7.) The organization has the propensity to repeat mistakes and fails to learn from past experiences
8.) The organization has low or slow innovation practices and is late to market with new products/services
9.) The organization has a tendency to recycle marginally performing managers
10.) The organization relies exclusively on internal talent as a source of leadership
The long-term solution to a waning interest in early music is certainly not the introduction of gimmicks. For instance, the Noble Lute (the Best of Instruments) has quite enough high-quality challenging historical repertory without subjecting it to cute tricks and other indignities in an attempt to broaden its appeal. Some new music for the lute, composed and performed by dedicated individuals who are both talented composers and convincing performers, has a unique appeal that places it in a class of its own. But having heard quite a bit of new music composed for the lute, is is easy to categorize the same into the following: 1) guitaristic music that doesn’t really take advantage of the lute’s tonal or aesthetic qualities, 2) weird atonal nonsense that is just plain embarrassing when foisted upon an instrument with a dignified and noble character (imagine a rendering of Queen Elizabeth I dressed in punky garb with tattoos and an asymmetrical hairstyle), and 3) music that works. Of the third category, music of diverse styles can work on the lute if it takes advantage of the instrument’s polyphonic capabilities, cross-string resonance, has clear and supple bass lines, and has a tuneful top-string melody.
But what of the long-term fate of early music? Will the revival survive? Or will early music be catalogued as a passing fancy among the broad mix of listening “content” made available by the tech giants? Can early music stand on its own as a genre once separated from the academic world (who is there to tell us it’s better than it sounds)?
If historical music is performed with informed skill and a sense of understanding of its context—and with a bit of panache—it can be just as effective as later, supposedly more expressive music. We never fail to point out to our audiences that people who happened to live in the early 16th century experienced many of the same physical and emotional responses we do today. As it turns out, the modern human condition isn’t really much different from that of the old ones; we just have different toys and different distractions. And simply because early representational art lacked dimension, the lack of conventional expressive markings in use today does in no way indicate that singers and instrumentalists performed deadpan and ignored the passion and meaning of the texts. Or ignored the rising and falling of musical phases. Or ignored the important dance-like rhythmic pulses. We like to imagine just what Black Bart Tromboncino (c. 1470 – 1535), a man not known for his temperate behavior, would have to say if he heard his rhythmically vital musical settings of passionate texts performed in a detached and bloodless “churchy” manner.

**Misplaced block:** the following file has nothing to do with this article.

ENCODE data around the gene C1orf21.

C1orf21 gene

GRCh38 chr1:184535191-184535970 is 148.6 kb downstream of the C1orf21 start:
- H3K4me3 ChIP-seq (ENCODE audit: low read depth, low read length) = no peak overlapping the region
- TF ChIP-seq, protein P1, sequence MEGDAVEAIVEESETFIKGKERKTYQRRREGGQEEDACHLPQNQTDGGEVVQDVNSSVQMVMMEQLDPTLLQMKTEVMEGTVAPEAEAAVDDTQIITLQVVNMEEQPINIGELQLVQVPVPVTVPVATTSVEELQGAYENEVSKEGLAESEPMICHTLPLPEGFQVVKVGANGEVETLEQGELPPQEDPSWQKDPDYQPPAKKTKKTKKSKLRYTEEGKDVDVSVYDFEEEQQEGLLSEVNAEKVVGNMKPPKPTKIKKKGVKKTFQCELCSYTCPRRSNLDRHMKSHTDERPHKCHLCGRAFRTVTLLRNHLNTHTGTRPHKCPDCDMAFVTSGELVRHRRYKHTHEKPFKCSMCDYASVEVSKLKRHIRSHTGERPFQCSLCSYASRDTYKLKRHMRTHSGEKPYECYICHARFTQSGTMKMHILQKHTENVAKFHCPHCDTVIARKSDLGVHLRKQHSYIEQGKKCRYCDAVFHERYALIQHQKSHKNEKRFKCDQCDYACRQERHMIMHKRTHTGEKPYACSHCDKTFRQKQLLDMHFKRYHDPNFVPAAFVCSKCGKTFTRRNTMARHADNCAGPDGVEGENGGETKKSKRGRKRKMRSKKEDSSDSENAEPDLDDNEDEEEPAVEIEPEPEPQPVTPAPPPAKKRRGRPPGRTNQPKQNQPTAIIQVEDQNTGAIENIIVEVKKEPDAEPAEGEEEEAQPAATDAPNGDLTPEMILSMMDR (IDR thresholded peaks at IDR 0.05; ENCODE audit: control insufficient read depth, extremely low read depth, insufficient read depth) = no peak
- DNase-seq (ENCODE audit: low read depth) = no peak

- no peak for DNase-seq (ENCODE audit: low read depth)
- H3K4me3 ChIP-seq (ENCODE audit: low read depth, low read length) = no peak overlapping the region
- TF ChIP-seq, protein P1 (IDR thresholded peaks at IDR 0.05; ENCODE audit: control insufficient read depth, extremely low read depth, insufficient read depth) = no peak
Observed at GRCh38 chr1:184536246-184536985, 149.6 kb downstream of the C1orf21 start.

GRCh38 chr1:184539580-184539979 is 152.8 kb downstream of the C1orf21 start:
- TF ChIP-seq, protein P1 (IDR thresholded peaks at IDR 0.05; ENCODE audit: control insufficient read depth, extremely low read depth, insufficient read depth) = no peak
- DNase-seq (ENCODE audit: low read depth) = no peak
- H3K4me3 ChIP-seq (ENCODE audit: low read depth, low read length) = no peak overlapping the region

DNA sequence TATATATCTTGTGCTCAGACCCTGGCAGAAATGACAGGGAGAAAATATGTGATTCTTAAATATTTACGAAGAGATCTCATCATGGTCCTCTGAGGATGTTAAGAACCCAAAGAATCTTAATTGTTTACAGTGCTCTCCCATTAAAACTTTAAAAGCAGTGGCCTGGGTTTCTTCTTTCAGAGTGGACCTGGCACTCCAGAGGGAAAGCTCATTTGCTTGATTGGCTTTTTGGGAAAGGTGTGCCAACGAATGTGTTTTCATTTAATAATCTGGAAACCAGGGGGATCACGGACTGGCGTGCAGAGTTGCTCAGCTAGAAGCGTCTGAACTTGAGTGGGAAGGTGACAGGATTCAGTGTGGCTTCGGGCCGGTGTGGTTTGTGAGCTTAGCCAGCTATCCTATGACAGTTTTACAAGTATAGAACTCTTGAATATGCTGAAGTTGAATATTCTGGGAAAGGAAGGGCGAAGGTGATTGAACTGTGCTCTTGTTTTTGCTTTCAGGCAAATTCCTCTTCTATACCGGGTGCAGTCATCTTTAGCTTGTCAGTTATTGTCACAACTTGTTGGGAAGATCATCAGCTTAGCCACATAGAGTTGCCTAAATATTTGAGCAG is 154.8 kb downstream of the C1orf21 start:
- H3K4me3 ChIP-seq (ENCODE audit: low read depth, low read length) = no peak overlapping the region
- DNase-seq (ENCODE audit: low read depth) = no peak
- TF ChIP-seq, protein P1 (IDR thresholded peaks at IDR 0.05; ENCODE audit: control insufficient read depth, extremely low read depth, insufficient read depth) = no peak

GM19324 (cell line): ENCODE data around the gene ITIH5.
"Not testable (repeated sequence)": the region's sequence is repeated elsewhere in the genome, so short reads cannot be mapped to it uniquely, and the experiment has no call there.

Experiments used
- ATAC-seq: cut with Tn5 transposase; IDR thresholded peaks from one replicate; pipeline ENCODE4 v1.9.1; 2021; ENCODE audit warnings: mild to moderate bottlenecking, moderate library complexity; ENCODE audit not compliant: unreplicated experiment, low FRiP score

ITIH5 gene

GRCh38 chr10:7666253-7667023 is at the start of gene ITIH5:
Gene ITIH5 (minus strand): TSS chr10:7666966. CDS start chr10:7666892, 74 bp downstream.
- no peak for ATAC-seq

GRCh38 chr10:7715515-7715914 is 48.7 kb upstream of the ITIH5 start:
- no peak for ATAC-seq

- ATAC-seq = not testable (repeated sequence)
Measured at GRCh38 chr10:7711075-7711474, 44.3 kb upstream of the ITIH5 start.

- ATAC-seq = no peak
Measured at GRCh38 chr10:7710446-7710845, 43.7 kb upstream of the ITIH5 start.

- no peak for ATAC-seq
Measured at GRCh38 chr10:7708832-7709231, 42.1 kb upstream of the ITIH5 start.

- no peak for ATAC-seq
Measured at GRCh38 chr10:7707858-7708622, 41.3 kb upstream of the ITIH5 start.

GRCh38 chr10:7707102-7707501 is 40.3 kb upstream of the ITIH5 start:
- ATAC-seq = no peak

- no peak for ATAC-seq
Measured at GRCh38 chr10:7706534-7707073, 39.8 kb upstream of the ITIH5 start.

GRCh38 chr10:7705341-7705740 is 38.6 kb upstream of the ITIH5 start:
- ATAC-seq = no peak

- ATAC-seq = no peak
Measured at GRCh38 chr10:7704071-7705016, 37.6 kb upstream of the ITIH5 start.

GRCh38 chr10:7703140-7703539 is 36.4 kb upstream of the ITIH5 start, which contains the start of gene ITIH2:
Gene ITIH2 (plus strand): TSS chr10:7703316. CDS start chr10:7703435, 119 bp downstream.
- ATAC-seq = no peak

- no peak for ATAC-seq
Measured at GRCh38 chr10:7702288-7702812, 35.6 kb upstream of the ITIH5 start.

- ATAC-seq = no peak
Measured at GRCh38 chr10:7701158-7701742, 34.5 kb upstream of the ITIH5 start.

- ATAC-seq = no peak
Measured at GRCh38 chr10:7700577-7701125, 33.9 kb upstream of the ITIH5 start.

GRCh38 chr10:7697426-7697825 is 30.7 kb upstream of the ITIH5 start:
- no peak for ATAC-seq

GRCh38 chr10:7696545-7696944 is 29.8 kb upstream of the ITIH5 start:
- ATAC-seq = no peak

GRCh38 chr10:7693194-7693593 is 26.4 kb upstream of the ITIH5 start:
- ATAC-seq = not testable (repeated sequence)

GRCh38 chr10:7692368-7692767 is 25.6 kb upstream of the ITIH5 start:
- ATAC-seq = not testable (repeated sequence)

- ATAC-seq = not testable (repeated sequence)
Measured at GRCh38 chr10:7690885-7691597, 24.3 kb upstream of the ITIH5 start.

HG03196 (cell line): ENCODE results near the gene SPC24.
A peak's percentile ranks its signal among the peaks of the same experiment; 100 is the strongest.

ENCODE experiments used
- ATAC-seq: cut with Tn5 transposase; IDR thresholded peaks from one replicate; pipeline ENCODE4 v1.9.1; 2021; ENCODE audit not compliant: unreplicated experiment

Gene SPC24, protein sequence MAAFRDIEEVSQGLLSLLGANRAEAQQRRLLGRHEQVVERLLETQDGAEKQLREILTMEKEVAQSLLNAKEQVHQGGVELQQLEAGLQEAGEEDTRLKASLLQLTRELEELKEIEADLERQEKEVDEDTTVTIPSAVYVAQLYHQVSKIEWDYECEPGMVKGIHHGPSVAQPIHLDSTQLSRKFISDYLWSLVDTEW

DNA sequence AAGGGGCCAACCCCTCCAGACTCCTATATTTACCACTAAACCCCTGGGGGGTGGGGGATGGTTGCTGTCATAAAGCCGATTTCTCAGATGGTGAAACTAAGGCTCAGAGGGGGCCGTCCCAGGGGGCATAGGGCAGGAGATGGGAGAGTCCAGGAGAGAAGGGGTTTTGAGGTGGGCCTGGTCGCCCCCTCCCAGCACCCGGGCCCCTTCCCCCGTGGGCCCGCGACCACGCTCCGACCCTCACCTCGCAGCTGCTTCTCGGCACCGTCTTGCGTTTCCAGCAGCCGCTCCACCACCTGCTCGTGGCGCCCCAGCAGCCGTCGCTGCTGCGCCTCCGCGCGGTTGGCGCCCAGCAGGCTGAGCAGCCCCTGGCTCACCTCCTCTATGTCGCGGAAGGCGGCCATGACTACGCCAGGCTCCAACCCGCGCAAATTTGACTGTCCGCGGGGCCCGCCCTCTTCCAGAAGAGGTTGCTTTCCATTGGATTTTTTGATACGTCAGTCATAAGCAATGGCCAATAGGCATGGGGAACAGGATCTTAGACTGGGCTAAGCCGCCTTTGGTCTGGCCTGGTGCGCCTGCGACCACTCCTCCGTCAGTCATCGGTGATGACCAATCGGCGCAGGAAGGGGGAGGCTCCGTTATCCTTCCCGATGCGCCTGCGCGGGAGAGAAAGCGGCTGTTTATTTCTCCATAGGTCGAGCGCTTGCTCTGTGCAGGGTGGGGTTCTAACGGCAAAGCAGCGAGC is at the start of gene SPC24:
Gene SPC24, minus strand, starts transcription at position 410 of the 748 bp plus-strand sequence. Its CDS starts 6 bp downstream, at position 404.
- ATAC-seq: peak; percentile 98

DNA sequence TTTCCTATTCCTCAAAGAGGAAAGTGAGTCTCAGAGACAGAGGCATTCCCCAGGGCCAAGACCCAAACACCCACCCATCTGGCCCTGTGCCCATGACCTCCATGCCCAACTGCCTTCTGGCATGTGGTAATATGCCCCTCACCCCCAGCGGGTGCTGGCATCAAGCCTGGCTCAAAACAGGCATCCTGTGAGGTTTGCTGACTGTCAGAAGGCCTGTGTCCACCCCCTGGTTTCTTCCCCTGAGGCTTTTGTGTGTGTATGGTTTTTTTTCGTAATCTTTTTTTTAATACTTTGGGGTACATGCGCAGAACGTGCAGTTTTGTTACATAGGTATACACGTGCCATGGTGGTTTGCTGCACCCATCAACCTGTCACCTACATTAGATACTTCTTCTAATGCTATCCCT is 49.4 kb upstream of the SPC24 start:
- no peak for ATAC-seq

While we are not musical prudes who completely lack an appreciation for all modern sounds, our duo is committed to continue to research and perform old music without gimmicks. And, interestingly, our audiences appear to be steadily growing. We believe it takes a lifetime of specialization to do justice to a given genre of music from a particular era, and we’re not finished exploring the historically-appropriate expressive possibilities. In order to perform old music well, it must be performed like a composition created in the present moment, just like when it was new. The music deserves just that sort of approach.